For the first two quarters of that financial year, oil prices averaged around $100 per barrel. Revenues from North Sea oil were flowing strongly. During the next two quarters, the oil price averaged around $50 per barrel and revenues stalled. The reduction in oil revenues from Scottish territorial waters between 2013-14 and 2014-15 was worth £2.2 billion – 10 per cent more than the entire yield from council tax or, equivalently, 10 per cent more than was spent by greater Glasgow and Clyde Health Board on healthcare in the west of Scotland in 2014-15.
The case for Scotland’s fiscal independence has been built on highly volatile natural resource revenues. Events in world oil and gas markets over the last 18 months have seriously undermined this case. There will be no relief during the 2015-16 fiscal year just ending because oil has averaged closer to $30 per barrel in the last 12 months.
There is huge uncertainty around the world’s economic prospects. Faster growth would boost demand for oil but more efficient use of petrochemicals and the growing pressure to decarbonise the world economy may moderate demand and reduce the likelihood of prices returning to their 2008-9 levels, when Scotland’s oil revenues would have been £11.6bn compared with the paltry £1.8bn collected in 2014-15. The volatility of oil revenues would certainly have caused difficulties for an independent Scotland. Given that yesterday’s estimates suggest a non-oil deficit in 2014-15 of 11.9 per cent of GDP, it would have faced severe financial challenges from the outset. Yesterday’s quoted price for oil deliverable in 2024 was $51 per barrel. This does not suggest that the markets see any significant recovery of the oil price over the medium to long term. A more robust fiscal balance sheet for Scotland will have to be based on improvements in revenue from sources other than oil and/or cuts in public spending.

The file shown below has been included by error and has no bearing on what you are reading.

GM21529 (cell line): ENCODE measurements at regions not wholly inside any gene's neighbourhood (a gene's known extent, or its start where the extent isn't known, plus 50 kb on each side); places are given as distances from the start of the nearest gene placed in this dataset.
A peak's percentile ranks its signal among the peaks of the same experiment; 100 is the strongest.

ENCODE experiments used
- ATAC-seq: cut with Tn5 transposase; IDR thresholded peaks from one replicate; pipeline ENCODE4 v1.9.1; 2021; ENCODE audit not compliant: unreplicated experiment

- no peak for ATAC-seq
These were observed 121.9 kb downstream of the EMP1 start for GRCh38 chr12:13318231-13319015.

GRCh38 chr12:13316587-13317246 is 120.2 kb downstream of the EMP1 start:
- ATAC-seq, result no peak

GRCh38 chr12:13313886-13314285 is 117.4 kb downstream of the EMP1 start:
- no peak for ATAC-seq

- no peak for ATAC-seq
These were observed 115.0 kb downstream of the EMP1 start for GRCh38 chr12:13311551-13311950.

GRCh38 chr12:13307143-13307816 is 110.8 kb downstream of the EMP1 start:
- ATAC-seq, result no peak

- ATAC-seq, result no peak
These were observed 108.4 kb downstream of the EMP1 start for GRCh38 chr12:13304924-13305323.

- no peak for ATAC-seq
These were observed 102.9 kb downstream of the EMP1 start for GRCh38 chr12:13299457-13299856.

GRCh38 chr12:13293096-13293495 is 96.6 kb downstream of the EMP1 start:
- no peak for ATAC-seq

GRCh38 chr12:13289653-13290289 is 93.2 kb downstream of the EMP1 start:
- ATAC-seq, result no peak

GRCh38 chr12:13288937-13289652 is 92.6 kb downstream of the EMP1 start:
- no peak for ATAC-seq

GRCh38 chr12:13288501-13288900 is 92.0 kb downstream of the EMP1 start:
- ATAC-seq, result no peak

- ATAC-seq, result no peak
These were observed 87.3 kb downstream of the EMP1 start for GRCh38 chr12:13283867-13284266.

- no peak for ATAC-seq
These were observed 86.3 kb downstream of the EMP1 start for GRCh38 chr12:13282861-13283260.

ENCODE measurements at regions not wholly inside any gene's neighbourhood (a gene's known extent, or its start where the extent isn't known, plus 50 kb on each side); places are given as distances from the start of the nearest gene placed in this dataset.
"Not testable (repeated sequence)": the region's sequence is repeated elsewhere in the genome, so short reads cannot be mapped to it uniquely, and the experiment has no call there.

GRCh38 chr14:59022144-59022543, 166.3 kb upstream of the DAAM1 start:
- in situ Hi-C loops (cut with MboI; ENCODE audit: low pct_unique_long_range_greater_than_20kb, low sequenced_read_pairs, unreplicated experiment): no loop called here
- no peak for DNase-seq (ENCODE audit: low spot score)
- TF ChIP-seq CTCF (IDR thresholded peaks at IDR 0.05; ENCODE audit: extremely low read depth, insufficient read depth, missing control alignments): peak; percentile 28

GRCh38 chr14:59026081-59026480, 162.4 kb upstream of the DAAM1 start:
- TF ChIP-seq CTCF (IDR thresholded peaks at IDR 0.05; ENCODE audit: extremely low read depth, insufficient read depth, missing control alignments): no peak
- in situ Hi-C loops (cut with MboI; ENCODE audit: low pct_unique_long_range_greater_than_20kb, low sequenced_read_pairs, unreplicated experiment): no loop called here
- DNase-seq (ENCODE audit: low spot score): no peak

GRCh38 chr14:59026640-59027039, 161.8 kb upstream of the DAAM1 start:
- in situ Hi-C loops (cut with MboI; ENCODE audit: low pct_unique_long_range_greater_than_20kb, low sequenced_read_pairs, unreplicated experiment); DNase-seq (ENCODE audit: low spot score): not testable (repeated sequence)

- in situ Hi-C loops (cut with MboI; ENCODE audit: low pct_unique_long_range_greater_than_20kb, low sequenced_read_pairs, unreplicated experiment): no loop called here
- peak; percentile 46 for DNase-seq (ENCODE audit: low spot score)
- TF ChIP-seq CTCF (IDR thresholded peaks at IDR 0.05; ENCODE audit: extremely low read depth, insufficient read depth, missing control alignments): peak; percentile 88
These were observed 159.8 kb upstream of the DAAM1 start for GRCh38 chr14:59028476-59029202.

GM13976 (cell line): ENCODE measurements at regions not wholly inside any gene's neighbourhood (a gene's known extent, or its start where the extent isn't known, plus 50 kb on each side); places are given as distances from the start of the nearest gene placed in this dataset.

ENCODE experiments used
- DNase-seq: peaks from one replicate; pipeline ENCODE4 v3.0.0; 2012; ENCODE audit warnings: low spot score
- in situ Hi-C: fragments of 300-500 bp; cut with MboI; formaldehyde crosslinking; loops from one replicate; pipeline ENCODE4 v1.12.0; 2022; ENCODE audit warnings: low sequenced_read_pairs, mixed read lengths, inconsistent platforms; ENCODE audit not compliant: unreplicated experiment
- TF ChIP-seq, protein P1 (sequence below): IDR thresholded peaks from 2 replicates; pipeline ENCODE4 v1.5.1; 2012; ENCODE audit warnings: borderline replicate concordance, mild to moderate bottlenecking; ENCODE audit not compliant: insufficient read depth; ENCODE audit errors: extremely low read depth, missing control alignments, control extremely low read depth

l David Bell FRSE is Professor of Economics at the University of Stirling